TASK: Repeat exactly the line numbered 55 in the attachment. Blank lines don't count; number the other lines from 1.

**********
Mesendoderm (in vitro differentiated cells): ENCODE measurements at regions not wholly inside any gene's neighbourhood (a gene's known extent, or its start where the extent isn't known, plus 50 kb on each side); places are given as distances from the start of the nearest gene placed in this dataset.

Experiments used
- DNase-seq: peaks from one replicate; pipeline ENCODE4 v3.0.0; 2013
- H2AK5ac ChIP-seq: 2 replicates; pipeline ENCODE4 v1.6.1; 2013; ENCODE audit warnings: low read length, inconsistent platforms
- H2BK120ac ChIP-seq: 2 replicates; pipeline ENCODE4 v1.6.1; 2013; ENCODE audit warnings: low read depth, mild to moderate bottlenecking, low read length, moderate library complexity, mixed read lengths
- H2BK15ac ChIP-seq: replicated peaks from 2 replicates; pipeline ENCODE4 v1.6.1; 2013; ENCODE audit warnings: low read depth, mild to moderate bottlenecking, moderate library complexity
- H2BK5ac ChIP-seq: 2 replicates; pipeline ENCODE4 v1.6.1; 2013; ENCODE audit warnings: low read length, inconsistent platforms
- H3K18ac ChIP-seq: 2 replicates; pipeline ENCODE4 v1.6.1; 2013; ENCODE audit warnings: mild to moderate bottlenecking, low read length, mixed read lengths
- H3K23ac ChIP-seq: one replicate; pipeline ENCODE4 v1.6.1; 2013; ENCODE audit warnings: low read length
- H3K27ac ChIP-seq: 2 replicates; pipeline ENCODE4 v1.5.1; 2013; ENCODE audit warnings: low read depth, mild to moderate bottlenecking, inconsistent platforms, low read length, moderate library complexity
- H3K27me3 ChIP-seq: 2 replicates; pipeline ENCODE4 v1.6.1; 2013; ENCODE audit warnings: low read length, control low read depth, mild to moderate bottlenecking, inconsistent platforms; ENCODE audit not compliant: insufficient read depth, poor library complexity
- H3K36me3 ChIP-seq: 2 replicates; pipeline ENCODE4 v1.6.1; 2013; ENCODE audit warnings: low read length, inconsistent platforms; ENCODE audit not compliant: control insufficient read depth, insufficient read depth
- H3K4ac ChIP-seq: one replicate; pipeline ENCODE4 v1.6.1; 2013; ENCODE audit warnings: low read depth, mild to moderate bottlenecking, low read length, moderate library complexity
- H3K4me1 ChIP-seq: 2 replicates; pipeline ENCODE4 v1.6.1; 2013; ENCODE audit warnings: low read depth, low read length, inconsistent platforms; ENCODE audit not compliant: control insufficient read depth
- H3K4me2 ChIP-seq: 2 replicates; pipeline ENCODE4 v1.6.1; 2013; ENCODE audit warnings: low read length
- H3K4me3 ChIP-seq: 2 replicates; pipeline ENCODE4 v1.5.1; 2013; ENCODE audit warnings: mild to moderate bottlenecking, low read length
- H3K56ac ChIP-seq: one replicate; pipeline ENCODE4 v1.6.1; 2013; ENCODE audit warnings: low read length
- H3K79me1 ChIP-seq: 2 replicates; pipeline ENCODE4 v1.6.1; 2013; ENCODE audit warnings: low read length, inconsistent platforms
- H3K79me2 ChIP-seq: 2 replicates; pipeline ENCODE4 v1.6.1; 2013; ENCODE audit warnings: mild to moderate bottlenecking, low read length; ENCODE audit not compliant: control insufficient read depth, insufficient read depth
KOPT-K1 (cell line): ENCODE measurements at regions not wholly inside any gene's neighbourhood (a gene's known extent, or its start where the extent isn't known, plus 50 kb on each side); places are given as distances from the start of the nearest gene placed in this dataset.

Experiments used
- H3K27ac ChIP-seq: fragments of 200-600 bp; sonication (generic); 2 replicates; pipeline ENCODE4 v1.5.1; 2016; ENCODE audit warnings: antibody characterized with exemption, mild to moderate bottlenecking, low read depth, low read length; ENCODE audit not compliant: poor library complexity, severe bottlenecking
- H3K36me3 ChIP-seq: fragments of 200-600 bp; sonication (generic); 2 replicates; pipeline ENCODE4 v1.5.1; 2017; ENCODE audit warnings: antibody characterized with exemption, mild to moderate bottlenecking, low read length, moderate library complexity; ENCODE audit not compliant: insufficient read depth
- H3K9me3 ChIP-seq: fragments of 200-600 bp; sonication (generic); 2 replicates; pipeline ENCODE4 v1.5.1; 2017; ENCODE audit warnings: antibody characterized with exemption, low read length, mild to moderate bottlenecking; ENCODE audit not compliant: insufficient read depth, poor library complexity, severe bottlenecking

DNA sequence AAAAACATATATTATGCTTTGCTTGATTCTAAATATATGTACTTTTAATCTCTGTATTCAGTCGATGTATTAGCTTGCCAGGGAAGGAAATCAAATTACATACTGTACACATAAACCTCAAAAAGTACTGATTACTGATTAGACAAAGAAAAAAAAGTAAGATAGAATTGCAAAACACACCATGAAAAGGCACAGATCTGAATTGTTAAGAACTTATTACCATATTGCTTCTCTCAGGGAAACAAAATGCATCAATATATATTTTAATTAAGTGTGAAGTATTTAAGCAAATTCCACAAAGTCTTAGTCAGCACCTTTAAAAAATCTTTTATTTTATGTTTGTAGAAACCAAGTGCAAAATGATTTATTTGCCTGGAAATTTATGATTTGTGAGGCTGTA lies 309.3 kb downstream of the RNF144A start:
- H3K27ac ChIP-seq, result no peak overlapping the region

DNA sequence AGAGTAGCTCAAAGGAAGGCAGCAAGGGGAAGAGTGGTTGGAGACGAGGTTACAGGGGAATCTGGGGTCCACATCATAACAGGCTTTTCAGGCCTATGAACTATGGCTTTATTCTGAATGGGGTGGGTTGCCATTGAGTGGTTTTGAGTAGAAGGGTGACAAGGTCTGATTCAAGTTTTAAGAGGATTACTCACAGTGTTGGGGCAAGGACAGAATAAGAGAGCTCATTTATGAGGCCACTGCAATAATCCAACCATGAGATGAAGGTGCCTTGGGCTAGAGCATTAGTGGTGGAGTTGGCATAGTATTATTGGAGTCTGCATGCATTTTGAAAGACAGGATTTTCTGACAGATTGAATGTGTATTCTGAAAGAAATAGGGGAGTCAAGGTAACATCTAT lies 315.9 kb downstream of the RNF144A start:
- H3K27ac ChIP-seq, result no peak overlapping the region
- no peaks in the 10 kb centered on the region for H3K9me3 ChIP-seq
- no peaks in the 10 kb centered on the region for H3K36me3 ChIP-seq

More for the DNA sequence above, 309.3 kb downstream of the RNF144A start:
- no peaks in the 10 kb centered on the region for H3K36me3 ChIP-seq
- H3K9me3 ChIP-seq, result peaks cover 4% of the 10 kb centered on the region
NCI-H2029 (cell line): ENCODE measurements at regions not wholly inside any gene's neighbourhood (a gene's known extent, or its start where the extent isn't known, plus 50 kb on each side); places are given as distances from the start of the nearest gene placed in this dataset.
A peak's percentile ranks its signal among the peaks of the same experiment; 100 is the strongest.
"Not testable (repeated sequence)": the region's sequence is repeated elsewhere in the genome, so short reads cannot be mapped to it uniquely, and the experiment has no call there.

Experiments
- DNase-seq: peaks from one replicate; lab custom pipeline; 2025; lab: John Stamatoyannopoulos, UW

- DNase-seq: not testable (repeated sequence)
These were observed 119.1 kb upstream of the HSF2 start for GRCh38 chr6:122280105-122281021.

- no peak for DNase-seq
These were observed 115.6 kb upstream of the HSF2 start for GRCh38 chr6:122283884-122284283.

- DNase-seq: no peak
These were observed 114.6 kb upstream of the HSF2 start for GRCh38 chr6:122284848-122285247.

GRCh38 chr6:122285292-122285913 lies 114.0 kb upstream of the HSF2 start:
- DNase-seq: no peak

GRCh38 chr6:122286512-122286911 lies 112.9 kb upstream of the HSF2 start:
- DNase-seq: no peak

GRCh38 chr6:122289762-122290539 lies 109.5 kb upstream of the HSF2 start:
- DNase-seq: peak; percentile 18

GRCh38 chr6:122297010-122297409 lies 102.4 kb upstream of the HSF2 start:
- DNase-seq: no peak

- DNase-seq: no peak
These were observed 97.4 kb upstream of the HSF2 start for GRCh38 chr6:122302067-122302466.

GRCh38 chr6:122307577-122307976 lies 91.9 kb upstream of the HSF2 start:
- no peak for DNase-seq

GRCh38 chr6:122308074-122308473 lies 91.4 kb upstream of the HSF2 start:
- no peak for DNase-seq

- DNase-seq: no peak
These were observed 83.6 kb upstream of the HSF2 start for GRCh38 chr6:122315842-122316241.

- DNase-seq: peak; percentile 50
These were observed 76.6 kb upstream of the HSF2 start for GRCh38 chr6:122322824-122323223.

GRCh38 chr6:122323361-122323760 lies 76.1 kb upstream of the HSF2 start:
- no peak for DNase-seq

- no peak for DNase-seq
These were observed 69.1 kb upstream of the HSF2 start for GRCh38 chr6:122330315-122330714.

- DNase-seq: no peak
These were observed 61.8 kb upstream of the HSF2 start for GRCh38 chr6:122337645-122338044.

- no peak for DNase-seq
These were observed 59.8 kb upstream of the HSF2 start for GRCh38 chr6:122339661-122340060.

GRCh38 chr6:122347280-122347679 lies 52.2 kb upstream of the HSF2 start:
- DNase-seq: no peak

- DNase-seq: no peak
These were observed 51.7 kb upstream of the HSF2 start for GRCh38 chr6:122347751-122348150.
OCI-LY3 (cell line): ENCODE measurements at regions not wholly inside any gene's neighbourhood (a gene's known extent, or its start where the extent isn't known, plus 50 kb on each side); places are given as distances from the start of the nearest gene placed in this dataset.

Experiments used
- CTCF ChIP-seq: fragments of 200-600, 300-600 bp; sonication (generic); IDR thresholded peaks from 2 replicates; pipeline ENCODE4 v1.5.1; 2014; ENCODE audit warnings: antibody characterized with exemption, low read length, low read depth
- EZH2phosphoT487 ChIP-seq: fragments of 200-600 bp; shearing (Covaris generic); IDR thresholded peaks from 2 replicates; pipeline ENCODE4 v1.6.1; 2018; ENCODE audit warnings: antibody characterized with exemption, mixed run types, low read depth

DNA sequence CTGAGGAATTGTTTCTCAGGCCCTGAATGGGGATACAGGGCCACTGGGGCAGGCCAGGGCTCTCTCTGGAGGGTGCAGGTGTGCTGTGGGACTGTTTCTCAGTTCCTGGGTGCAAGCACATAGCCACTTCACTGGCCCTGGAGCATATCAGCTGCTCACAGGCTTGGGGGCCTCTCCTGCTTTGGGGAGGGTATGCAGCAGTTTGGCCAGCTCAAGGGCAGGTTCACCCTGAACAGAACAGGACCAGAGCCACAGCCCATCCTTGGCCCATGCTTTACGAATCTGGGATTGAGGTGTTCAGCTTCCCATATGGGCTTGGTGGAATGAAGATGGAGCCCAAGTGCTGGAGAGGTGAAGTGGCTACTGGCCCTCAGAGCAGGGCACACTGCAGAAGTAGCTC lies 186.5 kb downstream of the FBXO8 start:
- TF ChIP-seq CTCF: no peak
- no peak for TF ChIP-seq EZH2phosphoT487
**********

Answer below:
GRCh38 chr6:122307577-122307976 lies 91.9 kb upstream of the HSF2 start: